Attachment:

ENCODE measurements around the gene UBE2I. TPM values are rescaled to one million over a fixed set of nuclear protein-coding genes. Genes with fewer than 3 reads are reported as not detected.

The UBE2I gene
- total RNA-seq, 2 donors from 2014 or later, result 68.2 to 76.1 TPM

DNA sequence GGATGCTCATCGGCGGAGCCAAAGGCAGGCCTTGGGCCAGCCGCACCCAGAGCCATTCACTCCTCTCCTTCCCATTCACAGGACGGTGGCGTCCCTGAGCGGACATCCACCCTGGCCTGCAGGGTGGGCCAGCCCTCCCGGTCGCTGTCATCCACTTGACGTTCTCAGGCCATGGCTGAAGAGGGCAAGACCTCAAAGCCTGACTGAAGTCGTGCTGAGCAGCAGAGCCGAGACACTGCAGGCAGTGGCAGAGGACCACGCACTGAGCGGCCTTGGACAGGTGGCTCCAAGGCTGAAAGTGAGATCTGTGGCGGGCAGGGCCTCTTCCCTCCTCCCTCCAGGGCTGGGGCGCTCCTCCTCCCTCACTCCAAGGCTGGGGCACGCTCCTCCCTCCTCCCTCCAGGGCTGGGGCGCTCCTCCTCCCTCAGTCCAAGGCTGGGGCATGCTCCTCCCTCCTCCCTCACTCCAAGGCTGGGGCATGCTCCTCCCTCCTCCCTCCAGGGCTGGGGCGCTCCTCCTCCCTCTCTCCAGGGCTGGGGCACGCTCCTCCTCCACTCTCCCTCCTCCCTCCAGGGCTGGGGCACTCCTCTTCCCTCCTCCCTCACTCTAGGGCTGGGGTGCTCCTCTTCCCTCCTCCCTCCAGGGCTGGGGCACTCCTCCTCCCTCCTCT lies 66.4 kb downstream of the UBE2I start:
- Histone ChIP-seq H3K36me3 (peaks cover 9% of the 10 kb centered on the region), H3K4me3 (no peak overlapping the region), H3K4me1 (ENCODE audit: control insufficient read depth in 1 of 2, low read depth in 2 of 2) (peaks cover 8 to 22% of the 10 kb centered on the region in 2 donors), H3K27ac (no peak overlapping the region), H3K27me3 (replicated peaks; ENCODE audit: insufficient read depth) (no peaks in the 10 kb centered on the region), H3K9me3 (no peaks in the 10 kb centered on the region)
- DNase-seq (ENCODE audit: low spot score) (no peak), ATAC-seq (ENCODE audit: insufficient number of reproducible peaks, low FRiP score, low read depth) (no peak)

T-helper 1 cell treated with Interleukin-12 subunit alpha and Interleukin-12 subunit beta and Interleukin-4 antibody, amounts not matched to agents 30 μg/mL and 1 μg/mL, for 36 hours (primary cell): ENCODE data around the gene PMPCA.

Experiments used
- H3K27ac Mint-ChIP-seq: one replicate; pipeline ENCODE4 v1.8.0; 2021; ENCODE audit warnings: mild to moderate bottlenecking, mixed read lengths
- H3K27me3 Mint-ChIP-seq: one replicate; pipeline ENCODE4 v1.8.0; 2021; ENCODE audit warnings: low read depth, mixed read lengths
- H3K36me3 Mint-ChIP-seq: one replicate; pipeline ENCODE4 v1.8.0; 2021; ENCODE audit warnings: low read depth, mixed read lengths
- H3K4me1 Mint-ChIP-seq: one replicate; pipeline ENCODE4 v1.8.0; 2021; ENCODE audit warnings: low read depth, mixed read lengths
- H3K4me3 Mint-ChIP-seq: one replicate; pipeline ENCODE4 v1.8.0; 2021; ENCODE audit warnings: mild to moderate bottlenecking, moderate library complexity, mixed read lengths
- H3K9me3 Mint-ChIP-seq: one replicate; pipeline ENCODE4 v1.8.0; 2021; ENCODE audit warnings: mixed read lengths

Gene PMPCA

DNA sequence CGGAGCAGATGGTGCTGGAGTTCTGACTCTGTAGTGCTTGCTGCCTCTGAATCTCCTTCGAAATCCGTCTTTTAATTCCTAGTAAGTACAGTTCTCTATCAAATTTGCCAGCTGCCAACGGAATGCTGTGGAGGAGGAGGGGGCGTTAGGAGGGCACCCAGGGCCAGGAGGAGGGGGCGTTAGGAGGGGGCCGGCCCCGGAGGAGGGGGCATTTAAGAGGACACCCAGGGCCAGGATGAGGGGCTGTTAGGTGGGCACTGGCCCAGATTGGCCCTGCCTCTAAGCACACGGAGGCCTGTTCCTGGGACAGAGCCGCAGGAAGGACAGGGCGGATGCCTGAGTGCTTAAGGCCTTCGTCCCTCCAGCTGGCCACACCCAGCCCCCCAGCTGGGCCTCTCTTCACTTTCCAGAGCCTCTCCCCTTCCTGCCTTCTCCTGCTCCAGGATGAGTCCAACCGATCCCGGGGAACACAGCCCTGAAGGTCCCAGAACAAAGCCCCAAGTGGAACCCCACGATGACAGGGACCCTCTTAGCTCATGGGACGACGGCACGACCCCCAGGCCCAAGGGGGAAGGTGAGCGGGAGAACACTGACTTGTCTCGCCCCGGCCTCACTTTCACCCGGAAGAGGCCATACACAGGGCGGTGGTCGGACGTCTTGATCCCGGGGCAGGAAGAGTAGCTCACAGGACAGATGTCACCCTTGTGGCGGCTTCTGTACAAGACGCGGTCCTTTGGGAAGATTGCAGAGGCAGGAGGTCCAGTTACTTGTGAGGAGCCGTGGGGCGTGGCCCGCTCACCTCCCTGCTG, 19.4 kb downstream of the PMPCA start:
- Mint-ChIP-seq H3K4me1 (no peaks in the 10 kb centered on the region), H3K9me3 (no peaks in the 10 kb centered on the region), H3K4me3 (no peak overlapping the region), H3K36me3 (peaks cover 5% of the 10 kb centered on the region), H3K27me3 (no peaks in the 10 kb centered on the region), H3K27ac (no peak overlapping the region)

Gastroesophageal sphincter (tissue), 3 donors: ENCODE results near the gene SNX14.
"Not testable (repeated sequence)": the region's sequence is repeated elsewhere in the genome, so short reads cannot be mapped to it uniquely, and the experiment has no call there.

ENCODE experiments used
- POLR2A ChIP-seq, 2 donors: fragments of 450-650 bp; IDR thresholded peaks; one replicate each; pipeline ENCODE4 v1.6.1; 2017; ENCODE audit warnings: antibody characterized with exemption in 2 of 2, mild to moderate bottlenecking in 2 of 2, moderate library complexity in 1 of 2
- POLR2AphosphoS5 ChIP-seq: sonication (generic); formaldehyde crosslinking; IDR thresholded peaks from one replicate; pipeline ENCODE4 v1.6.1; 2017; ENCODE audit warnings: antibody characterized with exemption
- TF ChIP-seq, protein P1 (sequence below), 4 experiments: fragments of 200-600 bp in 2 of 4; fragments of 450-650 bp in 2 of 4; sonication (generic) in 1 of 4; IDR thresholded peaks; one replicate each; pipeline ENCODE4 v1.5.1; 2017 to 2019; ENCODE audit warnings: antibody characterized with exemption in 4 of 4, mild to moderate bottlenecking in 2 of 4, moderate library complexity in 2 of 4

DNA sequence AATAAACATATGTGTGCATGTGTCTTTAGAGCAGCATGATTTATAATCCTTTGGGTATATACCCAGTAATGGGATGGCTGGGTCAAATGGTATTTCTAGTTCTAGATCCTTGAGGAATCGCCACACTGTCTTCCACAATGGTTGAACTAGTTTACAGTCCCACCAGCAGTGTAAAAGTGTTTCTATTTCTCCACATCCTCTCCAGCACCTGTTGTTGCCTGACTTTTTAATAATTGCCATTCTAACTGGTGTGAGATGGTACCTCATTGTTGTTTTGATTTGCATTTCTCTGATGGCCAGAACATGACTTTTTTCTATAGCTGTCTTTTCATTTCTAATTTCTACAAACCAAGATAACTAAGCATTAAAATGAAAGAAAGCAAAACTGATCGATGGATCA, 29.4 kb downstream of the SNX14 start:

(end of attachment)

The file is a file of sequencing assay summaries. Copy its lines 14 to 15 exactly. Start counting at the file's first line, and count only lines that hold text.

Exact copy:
- H3K9me3 Mint-ChIP-seq: one replicate; pipeline ENCODE4 v1.8.0; 2021; ENCODE audit warnings: mixed read lengths

Gene PMPCA